Living in a democratic country, what is good for one is good for the other. That kind of democratic right has been exploited without paying any heed to the burden it has on infrastructure and discomfort we cause to others. I know of a family living in Juhu Scheme who have been through hell and are still going through it, with construction that happened due to TDR on their property, then on the neighbouring property on the right, then on the left, then the property across and finally the property behind. Trust me, this is a complete nightmare and an issue that can become a human rights issue. These folks keep their windows closed all day, their lungs are almost full of concrete, their ears are tired of hearing the churning sound of cement and sand mixers and there is no sight of this stopping for another 10 months.
Moving on the topic of why the prices will sustain and we will see a correction on over-priced properties but not a drop in prices - the major reason is lack of supply and constant growth in demand across the board. It is getting tougher by the day for the 'average income' earning family to think of buying a home in the city. I know for a fact that very soon they won't have to. Because there will equal opportunities available in two and three tier cities due to massive developments that are taking place across all sectors. I know of BPO companies who tell us - 'Take us to a location where there is an influx of people and they will set shop there'. They achieve two things; get property at lower costs and manpower at a slightly lower cost than the main city. Also it is a win-win situation for the employees as they get where they are without any extra burden of housing to their heads.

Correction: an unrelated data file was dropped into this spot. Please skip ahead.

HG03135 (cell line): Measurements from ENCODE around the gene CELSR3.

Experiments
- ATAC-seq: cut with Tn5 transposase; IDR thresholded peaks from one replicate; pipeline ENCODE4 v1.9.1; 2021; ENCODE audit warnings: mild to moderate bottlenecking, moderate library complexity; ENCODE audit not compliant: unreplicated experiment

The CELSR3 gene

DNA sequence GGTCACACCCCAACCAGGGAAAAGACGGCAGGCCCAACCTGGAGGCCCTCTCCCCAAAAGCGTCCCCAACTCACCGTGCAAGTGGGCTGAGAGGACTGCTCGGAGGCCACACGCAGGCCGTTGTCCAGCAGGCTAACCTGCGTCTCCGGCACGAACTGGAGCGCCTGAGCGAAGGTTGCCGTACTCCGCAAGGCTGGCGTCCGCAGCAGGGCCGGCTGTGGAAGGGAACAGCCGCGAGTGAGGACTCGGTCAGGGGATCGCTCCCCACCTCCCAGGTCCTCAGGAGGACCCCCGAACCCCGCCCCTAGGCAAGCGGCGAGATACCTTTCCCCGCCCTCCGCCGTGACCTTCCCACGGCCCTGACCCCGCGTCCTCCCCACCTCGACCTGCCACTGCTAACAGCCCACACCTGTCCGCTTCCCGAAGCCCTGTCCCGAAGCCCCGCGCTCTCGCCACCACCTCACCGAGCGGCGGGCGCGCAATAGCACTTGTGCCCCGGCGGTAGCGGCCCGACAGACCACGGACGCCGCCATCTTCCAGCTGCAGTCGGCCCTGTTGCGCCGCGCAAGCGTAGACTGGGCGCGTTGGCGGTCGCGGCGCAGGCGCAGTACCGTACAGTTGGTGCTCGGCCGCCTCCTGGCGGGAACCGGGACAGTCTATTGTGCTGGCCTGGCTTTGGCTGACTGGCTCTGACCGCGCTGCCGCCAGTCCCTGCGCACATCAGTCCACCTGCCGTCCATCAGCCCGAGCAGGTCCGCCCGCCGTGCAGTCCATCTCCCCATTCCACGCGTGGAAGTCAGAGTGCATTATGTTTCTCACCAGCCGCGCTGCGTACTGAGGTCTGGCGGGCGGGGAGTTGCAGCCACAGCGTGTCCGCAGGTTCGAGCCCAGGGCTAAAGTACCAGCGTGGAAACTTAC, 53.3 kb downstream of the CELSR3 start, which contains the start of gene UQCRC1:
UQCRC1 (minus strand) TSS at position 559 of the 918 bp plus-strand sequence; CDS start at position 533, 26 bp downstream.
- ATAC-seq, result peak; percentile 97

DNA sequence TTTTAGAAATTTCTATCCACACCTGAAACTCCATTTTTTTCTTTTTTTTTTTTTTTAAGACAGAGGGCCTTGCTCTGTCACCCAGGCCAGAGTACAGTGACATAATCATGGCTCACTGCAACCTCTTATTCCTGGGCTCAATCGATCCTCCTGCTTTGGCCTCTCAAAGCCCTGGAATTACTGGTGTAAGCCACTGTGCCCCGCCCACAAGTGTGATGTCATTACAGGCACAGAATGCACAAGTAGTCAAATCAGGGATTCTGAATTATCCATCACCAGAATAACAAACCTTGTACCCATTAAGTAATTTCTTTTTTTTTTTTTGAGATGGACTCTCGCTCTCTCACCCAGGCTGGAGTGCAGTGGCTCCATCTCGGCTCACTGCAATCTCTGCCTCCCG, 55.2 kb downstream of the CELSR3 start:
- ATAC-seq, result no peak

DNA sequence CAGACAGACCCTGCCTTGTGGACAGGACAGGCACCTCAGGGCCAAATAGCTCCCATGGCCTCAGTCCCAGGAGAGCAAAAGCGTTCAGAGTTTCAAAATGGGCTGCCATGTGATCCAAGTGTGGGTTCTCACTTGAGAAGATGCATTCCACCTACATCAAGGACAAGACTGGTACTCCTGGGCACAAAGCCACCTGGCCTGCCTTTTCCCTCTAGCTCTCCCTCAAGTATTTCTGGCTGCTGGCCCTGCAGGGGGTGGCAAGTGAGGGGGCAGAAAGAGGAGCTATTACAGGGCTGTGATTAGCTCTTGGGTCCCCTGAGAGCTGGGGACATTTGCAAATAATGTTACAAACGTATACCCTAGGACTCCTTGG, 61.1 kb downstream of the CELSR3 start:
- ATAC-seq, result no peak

Folks waiting in anticipation that the prices will fall are in for a surprise. If the seller is unable to sell, he will rent the property and capitalise and then sell it to an investor if required or just be happy with rent and capital appreciation. That means the property will not come back into the market as supply till the seller gets his price or gets close to it. If you were a seller, you would do just the same unless you wanted get liquid for any particular reason.
The other main reason it will sustain is because of local real estate funds and FDI invasion into real estate within their prescribed norms. A live example is the stock market, which is steady and grown from an index of 4000 three years ago to 14,000. Most of the pushing factors have been mutual funds, which contribute to almost Rs 90,000 crore and FII, which have pumped in enormous amounts and are bullish, based on our "overall growth" in economy.
Similarly, we will see a different graph in pricing and valuation because of such funds into real estate. Recently, we were approached by an US pension fund wanting to invest one billion dollars into real estate with a very long-term view of 15 years. All of this is real, and let us rejoice that out time has come. There is an opportunity for everyone out there; no matter what industry they belong, to make it big in the next five to seven years. We will see consolidation of businesses, the big guns buying out the small and giving anyone who has created a 'market' to cash out